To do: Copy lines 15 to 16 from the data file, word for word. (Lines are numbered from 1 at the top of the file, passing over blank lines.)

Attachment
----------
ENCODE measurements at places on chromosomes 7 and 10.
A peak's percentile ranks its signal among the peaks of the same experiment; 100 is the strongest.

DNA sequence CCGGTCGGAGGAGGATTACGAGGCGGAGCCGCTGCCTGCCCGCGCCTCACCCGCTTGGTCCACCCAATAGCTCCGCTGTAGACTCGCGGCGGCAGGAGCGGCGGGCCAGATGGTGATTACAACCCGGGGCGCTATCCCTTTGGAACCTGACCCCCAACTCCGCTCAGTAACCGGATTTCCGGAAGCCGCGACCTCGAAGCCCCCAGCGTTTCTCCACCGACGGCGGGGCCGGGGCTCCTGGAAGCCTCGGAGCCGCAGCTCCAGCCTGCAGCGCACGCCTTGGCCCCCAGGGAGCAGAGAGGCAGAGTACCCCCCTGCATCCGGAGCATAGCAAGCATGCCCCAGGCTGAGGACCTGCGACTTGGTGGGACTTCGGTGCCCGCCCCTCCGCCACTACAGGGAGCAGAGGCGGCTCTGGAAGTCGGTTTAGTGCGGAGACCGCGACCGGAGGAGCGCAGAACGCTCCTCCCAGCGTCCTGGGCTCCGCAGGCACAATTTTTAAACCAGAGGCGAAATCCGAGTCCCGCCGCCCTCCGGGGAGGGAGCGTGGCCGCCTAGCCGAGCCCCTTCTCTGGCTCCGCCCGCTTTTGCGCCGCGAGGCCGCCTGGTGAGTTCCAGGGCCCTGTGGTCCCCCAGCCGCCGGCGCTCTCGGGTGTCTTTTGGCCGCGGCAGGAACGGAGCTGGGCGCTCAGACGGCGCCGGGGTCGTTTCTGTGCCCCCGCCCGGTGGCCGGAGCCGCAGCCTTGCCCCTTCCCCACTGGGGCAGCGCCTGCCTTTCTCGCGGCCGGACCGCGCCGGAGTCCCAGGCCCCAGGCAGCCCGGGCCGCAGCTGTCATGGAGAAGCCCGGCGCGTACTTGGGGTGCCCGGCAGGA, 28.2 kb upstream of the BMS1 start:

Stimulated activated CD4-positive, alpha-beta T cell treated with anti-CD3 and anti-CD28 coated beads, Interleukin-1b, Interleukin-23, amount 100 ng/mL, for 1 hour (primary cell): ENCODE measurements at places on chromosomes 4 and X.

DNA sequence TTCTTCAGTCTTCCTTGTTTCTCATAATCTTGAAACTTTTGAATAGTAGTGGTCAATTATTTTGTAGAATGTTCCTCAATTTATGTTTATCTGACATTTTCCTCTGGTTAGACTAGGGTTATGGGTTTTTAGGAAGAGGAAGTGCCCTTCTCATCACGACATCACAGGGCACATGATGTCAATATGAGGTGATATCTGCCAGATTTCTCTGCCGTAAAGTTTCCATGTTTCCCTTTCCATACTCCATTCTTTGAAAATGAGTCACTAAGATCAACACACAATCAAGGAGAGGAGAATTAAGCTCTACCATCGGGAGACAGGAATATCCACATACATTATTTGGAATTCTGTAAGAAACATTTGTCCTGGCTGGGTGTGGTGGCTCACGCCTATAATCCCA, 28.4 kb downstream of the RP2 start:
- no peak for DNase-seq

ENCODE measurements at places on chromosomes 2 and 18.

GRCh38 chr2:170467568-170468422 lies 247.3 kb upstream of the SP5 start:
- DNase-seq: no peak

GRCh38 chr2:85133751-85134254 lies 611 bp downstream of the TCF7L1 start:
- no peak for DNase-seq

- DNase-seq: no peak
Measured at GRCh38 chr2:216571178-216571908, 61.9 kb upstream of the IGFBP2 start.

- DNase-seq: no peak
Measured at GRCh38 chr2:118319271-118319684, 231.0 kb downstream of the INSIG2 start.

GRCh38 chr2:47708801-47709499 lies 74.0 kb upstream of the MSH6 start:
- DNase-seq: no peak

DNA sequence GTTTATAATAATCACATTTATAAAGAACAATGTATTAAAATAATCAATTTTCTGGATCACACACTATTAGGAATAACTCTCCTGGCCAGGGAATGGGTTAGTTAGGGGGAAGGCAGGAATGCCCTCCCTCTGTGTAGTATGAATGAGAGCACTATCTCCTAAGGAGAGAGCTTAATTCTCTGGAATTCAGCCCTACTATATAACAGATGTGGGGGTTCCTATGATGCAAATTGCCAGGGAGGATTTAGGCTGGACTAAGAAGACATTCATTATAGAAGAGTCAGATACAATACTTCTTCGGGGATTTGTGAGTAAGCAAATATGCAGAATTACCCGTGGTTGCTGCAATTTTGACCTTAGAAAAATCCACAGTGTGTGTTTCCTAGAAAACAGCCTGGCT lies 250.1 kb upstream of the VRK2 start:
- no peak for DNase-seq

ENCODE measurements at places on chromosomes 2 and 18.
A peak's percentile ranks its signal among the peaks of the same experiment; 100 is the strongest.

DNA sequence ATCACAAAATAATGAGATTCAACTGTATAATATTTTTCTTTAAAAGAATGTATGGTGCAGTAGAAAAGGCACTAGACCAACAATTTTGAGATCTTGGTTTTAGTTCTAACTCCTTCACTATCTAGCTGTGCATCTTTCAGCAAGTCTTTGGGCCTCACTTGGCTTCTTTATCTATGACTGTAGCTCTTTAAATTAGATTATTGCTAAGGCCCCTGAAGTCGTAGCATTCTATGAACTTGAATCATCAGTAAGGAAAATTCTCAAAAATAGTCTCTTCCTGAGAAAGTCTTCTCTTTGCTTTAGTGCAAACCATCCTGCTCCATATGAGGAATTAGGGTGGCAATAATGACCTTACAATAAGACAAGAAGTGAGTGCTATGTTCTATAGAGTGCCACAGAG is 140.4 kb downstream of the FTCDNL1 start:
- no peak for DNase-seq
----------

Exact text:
Measured at GRCh38 chr2:118319271-118319684, 231.0 kb downstream of the INSIG2 start.

GRCh38 chr2:47708801-47709499 lies 74.0 kb upstream of the MSH6 start: